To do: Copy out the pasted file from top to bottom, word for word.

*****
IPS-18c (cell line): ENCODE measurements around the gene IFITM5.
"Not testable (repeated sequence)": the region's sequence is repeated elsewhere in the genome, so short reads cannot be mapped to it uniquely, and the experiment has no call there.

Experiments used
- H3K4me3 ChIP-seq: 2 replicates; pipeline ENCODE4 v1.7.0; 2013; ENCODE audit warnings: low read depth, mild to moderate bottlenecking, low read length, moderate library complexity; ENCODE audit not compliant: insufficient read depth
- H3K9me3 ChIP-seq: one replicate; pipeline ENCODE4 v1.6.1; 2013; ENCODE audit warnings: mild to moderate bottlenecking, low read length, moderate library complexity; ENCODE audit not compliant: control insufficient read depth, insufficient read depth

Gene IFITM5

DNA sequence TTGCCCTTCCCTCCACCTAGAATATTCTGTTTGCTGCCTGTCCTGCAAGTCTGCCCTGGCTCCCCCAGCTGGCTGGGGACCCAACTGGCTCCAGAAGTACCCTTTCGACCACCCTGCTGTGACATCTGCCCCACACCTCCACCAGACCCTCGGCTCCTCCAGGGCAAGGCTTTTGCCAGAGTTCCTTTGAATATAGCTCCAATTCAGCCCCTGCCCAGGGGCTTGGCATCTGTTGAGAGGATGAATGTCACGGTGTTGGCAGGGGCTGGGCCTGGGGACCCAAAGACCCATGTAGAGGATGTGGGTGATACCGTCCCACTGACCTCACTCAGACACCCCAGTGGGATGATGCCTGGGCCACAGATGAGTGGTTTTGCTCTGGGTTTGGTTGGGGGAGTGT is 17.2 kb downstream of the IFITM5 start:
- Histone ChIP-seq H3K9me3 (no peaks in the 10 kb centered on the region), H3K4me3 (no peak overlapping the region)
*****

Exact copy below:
IPS-18c (cell line): ENCODE measurements around the gene IFITM5.
"Not testable (repeated sequence)": the region's sequence is repeated elsewhere in the genome, so short reads cannot be mapped to it uniquely, and the experiment has no call there.

Experiments used
- H3K4me3 ChIP-seq: 2 replicates; pipeline ENCODE4 v1.7.0; 2013; ENCODE audit warnings: low read depth, mild to moderate bottlenecking, low read length, moderate library complexity; ENCODE audit not compliant: insufficient read depth
- H3K9me3 ChIP-seq: one replicate; pipeline ENCODE4 v1.6.1; 2013; ENCODE audit warnings: mild to moderate bottlenecking, low read length, moderate library complexity; ENCODE audit not compliant: control insufficient read depth, insufficient read depth

Gene IFITM5

DNA sequence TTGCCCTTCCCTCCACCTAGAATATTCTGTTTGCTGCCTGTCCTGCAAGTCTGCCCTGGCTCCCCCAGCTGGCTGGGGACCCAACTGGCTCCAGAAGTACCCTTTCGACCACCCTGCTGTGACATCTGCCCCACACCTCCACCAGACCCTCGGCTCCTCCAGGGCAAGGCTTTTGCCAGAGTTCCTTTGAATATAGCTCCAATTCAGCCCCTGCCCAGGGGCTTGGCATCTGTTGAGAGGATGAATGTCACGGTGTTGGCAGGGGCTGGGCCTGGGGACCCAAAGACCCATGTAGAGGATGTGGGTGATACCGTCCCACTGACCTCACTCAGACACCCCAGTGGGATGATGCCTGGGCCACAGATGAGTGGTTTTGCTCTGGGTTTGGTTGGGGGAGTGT is 17.2 kb downstream of the IFITM5 start:
- Histone ChIP-seq H3K9me3 (no peaks in the 10 kb centered on the region), H3K4me3 (no peak overlapping the region)